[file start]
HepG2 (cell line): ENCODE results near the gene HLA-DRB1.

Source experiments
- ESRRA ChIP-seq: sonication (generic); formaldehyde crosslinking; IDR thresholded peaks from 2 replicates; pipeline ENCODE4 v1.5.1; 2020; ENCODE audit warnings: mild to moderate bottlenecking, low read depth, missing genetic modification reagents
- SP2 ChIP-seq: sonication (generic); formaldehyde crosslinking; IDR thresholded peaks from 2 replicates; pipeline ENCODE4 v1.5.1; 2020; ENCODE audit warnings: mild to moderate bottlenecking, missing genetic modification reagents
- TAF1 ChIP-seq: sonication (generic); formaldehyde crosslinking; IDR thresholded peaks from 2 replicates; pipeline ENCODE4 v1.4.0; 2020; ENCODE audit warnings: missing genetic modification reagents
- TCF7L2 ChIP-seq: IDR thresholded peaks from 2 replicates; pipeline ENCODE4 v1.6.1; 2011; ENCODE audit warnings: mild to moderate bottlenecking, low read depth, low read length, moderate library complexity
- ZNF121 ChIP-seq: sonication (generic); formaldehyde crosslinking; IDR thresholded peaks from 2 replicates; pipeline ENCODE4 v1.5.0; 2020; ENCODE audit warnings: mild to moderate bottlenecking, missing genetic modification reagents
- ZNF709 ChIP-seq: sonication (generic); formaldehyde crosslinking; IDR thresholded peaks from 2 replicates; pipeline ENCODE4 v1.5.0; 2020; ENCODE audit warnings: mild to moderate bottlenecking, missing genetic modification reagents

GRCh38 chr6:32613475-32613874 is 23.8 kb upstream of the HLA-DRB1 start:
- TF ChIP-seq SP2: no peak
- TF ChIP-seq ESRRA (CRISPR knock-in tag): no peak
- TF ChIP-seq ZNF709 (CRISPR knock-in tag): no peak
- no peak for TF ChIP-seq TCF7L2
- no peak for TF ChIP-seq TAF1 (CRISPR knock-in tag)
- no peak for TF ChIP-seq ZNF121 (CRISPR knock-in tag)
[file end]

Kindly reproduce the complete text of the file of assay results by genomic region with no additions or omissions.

HepG2 (cell line): ENCODE results near the gene HLA-DRB1.

Source experiments
- ESRRA ChIP-seq: sonication (generic); formaldehyde crosslinking; IDR thresholded peaks from 2 replicates; pipeline ENCODE4 v1.5.1; 2020; ENCODE audit warnings: mild to moderate bottlenecking, low read depth, missing genetic modification reagents
- SP2 ChIP-seq: sonication (generic); formaldehyde crosslinking; IDR thresholded peaks from 2 replicates; pipeline ENCODE4 v1.5.1; 2020; ENCODE audit warnings: mild to moderate bottlenecking, missing genetic modification reagents
- TAF1 ChIP-seq: sonication (generic); formaldehyde crosslinking; IDR thresholded peaks from 2 replicates; pipeline ENCODE4 v1.4.0; 2020; ENCODE audit warnings: missing genetic modification reagents
- TCF7L2 ChIP-seq: IDR thresholded peaks from 2 replicates; pipeline ENCODE4 v1.6.1; 2011; ENCODE audit warnings: mild to moderate bottlenecking, low read depth, low read length, moderate library complexity
- ZNF121 ChIP-seq: sonication (generic); formaldehyde crosslinking; IDR thresholded peaks from 2 replicates; pipeline ENCODE4 v1.5.0; 2020; ENCODE audit warnings: mild to moderate bottlenecking, missing genetic modification reagents
- ZNF709 ChIP-seq: sonication (generic); formaldehyde crosslinking; IDR thresholded peaks from 2 replicates; pipeline ENCODE4 v1.5.0; 2020; ENCODE audit warnings: mild to moderate bottlenecking, missing genetic modification reagents

GRCh38 chr6:32613475-32613874 is 23.8 kb upstream of the HLA-DRB1 start:
- TF ChIP-seq SP2: no peak
- TF ChIP-seq ESRRA (CRISPR knock-in tag): no peak
- TF ChIP-seq ZNF709 (CRISPR knock-in tag): no peak
- no peak for TF ChIP-seq TCF7L2
- no peak for TF ChIP-seq TAF1 (CRISPR knock-in tag)
- no peak for TF ChIP-seq ZNF121 (CRISPR knock-in tag)